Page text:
Earlier this year, research published by the American Psychological Association showed that pessimists— because of their penchant for seeing life through a grim lens—take steps to improve their health, and thus tend to live longer than optimists.
In addition, senior citizens who overestimated how happy they would be in five years were found to have a 9.5 percent increase in disabilities and a 10 percent greater risk of death. It makes common sense: The squirrel most worried about winter will save the most acorns and be glad he did.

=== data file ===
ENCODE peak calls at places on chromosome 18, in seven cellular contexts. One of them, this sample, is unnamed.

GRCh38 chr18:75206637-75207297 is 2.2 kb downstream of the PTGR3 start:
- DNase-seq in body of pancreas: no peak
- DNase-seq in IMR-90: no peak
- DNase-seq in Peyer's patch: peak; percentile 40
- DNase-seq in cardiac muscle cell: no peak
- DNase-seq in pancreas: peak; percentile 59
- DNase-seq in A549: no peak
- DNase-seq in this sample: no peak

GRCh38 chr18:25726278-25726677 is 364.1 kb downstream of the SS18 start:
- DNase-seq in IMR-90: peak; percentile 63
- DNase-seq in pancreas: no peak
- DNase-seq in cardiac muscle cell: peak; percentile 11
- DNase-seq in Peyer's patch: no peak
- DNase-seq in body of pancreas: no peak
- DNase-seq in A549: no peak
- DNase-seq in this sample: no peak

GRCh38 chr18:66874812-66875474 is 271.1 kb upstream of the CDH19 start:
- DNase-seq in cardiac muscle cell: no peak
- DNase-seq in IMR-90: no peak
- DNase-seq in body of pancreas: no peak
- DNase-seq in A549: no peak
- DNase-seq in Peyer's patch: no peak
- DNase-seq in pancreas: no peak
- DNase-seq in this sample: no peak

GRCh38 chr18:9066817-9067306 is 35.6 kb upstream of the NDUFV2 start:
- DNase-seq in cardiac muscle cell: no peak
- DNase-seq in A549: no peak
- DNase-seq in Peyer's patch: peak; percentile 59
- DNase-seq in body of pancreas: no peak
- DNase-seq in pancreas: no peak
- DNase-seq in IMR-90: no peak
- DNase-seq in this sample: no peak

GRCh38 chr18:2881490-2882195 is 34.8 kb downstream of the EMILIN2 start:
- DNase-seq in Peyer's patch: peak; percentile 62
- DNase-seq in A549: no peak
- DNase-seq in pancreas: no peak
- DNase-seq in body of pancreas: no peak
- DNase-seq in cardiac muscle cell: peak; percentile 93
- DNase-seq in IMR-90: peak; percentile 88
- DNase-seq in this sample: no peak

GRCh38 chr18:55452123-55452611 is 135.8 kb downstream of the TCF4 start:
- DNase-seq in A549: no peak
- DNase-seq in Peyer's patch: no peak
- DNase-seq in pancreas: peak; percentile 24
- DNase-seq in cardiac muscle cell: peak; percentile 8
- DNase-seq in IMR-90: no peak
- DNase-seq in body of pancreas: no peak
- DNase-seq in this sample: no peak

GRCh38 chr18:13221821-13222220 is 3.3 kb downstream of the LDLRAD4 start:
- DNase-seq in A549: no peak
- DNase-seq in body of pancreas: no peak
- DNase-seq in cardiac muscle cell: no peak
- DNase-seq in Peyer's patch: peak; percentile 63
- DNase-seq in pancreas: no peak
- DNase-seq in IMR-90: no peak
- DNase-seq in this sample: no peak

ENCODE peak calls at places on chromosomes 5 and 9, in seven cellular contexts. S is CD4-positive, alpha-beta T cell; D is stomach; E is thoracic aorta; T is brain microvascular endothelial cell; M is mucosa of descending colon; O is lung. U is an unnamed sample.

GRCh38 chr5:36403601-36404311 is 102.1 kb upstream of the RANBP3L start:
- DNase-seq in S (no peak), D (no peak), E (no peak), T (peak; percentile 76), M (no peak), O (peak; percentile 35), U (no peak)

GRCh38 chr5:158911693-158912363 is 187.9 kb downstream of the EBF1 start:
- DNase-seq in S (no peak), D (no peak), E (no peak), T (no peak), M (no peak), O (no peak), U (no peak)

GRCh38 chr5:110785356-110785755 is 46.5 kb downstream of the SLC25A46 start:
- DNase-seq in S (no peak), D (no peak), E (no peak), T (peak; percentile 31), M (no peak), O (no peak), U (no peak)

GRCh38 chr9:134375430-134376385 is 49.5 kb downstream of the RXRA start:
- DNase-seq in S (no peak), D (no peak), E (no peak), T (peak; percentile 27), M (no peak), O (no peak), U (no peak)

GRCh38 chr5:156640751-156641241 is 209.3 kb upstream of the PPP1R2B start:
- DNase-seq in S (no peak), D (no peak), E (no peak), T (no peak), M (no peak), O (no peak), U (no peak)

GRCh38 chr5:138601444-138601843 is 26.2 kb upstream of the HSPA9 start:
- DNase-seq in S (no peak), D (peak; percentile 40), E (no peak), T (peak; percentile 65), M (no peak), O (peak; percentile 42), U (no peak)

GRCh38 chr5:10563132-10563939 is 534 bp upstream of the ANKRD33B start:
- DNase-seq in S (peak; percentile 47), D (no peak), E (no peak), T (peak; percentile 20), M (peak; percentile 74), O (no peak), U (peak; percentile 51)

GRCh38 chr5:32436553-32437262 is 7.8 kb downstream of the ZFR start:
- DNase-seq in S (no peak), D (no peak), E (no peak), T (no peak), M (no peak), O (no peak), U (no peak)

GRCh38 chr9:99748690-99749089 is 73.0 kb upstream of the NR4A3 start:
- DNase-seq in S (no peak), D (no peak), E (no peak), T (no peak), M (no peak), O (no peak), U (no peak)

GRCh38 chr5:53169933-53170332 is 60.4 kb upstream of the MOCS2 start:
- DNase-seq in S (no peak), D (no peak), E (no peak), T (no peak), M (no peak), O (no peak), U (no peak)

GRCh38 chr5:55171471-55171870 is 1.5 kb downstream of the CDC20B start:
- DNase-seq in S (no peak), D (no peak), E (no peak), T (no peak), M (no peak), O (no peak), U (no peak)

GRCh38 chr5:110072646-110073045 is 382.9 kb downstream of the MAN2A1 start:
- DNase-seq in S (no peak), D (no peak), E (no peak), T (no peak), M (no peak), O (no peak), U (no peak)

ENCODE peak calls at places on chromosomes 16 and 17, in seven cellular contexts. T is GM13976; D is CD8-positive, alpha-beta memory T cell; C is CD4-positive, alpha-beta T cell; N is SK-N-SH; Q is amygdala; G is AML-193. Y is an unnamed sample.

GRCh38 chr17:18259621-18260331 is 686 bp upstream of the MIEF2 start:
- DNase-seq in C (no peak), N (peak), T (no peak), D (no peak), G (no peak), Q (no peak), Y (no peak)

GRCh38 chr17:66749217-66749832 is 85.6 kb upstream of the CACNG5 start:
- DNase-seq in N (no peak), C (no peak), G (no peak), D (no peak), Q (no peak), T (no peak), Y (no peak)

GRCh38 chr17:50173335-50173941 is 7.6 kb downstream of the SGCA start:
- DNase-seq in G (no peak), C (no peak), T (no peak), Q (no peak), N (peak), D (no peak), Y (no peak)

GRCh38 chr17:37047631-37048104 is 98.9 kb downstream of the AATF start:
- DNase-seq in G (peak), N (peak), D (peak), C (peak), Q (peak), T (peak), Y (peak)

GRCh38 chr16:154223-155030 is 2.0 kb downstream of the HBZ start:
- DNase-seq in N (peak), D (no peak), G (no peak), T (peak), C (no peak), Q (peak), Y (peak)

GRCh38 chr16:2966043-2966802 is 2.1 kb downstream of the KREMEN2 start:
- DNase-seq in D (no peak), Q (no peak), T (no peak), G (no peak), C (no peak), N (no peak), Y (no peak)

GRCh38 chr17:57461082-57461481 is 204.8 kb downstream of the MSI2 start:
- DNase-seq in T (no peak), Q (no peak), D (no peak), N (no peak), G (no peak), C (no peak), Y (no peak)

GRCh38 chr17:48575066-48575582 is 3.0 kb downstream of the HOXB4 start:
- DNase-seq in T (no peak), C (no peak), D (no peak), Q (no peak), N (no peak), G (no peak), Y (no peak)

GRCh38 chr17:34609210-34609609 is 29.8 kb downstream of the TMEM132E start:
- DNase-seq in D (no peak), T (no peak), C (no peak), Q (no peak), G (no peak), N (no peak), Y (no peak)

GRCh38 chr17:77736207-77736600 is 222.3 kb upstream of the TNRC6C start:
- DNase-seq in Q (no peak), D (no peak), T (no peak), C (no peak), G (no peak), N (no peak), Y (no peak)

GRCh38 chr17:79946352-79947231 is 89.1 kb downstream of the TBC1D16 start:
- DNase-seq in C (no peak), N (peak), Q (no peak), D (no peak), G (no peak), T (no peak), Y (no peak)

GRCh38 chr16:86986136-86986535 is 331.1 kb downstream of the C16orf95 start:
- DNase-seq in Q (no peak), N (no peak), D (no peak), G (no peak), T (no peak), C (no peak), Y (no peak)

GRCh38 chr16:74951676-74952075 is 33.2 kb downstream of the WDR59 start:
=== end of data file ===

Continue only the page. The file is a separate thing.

But that squirrel is not a pessimist; it’s actually an optimist! The study incorrectly defines “optimist.” Seeing a problem (like your cholesterol level) does not make you a pessimist, but rather a realist. Optimism and pessimism come into play after you see the problem.
Irrational optimists think nothing bad will happen to them or their families, so they don’t take any positive steps to change. True pessimists believe their behavior doesn’t matter, so they don’t take positive steps to change. A rational optimist is someone who starts with a realistic assessment of the present while maintaining a belief that his behavior matters.
So what aspect of your life has you worried? Channel your inner optimist by thinking of three proactive actions you can take to make things better. Become a rational optimist and live longer.